Last month marked a full century since the birth of the novelist, public intellectual, part-time pugilist and full-time pundit the world knew as Norman Mailer. A towering figure in American post-war letters, Mailer wrote numerous best-selling novels, won the Pulitzer prize twice, and helped found The Village Voice. Chuck Klosterman, who never met him, called Mailer “a deeply fascinating, impossibly singular, sporadically terrifying personality.” James Baldwin, who knew Mailer well, described him as “confident, boastful, exuberant, and loving, striding through the Paris nights like a gladiator.” Mailer was part of a literary lineage extending from Byron and Hemingway: the author as would-be pugilist. Few writers have had their public personas so intrinsically linked to the sport of boxing as Norman Mailer. And fewer still have worked as tirelessly as he did to nurture that link.
Boxing meshed perfectly with Mailer’s view of the world. He regarded every intellectual engagement as a contest where the participants would emerge as either triumphant winner or embarrassed loser, as he sought to prove himself the most masculine, the strongest, the greatest — in short, The Champ. “Boxing obsessed him,” wrote The New York Times after his death in 2007, “and inspired some of his best writing. Any time he met a critic or a reviewer, even a friendly one, he would put up his fists and drop into a crouch.”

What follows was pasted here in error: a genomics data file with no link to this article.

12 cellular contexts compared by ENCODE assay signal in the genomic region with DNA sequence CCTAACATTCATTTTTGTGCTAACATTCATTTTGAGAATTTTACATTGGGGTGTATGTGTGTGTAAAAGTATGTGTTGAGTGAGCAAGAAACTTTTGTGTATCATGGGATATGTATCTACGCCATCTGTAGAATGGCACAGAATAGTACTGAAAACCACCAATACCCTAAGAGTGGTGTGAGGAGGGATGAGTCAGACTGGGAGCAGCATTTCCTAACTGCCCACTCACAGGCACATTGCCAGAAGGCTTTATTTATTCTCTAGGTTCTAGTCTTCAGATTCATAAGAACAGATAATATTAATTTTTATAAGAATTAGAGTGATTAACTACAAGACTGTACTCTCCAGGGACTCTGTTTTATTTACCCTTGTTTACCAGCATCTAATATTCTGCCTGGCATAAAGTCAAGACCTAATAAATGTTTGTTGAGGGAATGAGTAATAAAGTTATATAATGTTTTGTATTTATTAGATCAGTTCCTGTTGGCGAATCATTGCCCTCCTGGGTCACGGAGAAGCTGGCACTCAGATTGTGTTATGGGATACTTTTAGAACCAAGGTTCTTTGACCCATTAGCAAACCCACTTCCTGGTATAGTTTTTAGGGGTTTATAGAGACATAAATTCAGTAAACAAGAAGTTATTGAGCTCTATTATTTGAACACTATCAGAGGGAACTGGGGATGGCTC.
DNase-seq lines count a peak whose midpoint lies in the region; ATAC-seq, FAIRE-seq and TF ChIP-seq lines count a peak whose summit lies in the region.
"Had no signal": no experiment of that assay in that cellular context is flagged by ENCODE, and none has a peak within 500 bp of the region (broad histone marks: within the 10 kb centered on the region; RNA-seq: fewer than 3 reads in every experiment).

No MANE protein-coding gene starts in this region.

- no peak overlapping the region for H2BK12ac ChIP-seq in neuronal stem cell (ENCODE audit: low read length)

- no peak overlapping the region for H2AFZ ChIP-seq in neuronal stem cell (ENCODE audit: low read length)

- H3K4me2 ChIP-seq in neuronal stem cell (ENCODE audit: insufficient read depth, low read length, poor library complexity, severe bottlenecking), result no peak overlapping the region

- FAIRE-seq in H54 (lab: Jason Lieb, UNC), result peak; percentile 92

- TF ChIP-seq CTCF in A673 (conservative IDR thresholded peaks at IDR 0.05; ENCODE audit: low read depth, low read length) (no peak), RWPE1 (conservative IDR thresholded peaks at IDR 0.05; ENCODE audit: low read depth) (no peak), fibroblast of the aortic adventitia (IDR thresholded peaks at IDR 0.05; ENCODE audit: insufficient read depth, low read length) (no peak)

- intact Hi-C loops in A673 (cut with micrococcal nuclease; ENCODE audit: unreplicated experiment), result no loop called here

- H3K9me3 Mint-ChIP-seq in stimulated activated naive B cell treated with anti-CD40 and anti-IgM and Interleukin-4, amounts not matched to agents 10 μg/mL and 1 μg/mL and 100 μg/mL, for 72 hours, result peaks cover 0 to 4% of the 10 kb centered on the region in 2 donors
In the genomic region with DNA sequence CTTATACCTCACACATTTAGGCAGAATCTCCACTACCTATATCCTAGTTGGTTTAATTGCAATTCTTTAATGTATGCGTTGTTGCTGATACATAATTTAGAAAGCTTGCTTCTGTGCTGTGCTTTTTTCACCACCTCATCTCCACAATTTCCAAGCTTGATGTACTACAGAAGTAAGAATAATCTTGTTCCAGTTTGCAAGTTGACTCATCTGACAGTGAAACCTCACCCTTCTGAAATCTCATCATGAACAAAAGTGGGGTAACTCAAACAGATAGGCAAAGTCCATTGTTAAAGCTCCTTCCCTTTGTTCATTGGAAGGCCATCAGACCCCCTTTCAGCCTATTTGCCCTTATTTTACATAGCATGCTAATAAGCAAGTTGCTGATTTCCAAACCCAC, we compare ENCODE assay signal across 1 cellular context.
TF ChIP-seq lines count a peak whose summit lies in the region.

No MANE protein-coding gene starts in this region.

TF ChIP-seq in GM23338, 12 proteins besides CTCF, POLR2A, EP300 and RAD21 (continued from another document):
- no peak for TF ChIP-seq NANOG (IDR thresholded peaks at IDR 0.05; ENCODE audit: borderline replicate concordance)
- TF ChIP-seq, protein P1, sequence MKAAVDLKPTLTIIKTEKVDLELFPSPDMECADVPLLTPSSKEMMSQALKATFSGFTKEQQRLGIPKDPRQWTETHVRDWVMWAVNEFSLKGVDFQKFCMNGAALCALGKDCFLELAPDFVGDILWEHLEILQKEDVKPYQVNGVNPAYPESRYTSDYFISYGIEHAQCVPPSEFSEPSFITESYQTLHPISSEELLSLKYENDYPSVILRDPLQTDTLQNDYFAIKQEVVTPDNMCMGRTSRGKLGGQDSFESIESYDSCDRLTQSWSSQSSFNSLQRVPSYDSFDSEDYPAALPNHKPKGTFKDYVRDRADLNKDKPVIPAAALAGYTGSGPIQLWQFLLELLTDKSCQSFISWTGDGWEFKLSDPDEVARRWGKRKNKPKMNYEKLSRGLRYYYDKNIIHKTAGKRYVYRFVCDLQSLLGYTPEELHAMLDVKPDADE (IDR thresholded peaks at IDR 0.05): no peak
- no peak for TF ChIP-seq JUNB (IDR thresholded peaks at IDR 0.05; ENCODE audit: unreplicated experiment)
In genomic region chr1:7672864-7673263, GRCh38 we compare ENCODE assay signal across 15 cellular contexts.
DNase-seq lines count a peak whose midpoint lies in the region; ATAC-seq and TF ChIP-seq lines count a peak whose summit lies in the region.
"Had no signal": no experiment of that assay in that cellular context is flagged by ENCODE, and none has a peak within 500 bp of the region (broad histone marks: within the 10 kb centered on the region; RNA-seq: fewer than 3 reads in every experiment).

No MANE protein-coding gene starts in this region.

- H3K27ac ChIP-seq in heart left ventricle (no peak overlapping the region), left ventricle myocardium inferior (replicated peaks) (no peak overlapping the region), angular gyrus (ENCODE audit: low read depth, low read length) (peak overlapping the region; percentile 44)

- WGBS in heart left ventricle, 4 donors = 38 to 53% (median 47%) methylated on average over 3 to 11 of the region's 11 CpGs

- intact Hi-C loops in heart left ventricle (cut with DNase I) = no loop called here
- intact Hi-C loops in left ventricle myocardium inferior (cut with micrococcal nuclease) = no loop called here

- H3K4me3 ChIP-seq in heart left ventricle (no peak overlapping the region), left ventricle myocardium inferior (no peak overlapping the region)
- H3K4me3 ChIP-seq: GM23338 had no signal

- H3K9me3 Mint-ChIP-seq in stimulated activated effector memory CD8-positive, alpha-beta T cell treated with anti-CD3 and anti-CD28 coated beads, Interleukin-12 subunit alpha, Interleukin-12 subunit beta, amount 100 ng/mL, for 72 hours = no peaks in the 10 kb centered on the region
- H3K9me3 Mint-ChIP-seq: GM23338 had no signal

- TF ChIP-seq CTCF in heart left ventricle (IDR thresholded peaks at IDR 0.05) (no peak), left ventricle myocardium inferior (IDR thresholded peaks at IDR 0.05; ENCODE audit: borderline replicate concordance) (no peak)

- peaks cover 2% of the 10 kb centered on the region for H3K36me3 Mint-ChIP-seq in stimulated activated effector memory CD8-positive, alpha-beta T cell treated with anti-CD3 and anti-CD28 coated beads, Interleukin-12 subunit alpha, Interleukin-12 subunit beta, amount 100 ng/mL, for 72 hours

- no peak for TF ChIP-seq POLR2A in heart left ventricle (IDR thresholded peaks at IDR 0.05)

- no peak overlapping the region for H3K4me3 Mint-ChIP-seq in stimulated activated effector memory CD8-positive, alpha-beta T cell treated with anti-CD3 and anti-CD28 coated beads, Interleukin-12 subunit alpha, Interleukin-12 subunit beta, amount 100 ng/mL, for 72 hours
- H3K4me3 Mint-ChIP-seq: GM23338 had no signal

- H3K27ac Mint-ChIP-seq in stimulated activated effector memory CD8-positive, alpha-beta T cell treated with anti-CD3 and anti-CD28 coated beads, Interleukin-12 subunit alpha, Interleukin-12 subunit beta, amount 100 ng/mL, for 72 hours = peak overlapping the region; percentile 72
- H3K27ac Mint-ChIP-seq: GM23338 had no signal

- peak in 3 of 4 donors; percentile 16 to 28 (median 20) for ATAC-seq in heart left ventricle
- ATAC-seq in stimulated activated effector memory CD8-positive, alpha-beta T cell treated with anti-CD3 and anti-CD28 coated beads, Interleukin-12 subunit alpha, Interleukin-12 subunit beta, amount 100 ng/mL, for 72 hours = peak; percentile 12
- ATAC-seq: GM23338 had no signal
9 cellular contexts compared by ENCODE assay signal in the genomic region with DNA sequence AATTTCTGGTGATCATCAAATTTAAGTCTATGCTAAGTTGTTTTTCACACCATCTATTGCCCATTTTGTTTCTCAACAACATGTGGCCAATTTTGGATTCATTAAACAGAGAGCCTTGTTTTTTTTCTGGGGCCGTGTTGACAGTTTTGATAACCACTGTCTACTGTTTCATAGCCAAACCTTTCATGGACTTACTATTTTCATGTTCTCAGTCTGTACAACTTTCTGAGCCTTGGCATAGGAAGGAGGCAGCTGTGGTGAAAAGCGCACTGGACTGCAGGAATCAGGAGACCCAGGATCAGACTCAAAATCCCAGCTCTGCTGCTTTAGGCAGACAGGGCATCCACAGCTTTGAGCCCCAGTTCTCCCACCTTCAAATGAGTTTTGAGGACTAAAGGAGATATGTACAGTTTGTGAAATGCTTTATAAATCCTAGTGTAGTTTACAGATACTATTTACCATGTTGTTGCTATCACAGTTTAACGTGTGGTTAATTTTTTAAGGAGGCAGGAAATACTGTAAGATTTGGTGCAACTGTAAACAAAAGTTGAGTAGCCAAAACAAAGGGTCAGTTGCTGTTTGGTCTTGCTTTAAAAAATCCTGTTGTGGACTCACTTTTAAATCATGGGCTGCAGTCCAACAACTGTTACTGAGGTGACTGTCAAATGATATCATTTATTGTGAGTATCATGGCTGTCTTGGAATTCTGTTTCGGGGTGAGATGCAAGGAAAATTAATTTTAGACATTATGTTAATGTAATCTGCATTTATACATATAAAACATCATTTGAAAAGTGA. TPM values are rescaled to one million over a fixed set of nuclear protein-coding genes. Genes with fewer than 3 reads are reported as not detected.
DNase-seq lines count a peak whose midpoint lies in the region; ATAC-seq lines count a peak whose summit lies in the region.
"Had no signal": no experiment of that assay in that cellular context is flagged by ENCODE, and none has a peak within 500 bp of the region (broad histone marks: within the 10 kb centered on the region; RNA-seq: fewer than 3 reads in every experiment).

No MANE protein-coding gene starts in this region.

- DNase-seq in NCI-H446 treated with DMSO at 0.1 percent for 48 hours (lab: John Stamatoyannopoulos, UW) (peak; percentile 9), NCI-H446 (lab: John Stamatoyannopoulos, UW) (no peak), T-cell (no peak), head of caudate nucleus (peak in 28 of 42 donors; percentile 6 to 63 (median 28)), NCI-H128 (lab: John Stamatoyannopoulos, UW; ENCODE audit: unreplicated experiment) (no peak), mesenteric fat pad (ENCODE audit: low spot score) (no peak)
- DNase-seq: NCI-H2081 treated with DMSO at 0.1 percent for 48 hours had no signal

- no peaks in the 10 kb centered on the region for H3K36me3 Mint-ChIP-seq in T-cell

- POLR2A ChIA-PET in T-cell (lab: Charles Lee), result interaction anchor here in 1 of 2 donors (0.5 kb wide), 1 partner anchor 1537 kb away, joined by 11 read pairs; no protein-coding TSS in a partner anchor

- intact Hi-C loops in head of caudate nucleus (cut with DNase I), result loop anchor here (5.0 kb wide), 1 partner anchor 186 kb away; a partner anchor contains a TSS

Indeed, Mailer consciously and publicly identified himself and his writing, both of which he took quite seriously, in pugilistic terms. Near the end of his life, he released The Spooky Art, a collection of his thoughts on the writing life, and it is littered with references to boxing. Studying writing in college courses was like fighting in the amateurs: “Being a young writer in such a course can bruise the psyche as much as being a novice in the Golden Gloves can hurt your head.” Bad reviews felt like getting knocked out: “It’s the way a young prizefighter with a promising start can get knocked out early in his career and come back to have a good record. The time he was knocked out has become part of his strength.” He equated the toll writing a novel takes on the writer with the toll a fighter’s body takes. “I think often of the aging boxer who has to get in shape for one more fight and knows the punishment it will wreak on his body. That’s also true in my profession.” And the risks, too, were equal in his eyes: “Just as a fighter has to feel that he possesses the right to do physical damage to another man, so a writer has to be ready to take chances with his readers’ lives.”